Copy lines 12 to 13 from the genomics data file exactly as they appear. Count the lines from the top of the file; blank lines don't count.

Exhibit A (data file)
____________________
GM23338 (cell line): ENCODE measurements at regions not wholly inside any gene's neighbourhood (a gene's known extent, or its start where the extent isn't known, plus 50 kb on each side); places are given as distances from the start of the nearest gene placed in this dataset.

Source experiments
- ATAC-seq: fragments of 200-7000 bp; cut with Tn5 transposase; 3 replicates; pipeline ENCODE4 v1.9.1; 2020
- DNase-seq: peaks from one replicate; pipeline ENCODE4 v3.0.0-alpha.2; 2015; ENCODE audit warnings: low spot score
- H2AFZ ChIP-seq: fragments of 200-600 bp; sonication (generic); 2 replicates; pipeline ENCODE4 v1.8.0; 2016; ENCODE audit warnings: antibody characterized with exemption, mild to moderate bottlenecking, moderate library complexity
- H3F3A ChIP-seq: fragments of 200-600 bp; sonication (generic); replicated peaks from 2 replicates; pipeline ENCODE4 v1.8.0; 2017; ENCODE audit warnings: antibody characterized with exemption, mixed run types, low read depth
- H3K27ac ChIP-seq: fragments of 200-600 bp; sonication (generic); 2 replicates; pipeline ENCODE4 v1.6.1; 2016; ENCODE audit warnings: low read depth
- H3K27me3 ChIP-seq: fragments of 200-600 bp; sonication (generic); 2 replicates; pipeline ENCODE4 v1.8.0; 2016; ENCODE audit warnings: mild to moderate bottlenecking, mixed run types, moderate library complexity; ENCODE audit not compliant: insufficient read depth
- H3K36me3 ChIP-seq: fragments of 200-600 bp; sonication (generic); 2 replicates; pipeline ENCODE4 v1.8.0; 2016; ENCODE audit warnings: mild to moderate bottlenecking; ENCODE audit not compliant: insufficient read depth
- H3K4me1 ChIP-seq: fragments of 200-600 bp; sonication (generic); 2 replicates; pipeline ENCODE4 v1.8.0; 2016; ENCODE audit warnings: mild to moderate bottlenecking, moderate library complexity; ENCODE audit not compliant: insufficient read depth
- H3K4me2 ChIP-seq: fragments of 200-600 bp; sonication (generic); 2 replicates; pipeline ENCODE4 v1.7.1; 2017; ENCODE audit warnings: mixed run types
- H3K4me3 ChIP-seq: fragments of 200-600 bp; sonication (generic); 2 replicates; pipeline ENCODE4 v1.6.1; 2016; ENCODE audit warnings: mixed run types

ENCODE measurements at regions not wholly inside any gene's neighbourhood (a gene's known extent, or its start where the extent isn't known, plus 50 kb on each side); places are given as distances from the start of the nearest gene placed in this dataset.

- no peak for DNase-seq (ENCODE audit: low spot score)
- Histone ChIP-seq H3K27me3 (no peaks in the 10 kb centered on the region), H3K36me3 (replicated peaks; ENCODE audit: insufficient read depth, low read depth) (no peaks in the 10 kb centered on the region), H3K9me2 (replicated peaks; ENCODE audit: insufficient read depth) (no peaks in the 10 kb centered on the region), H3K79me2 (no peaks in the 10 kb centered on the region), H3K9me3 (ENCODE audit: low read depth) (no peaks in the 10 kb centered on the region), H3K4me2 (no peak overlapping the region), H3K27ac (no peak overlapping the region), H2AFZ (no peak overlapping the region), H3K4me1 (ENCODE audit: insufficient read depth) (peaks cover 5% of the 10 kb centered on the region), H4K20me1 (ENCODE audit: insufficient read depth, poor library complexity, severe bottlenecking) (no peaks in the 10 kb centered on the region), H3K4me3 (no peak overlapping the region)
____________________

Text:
- H3K4me3 ChIP-seq: fragments of 200-600 bp; sonication (generic); 2 replicates; pipeline ENCODE4 v1.6.1; 2016; ENCODE audit warnings: mixed run types

ENCODE measurements at regions not wholly inside any gene's neighbourhood (a gene's known extent, or its start where the extent isn't known, plus 50 kb on each side); places are given as distances from the start of the nearest gene placed in this dataset.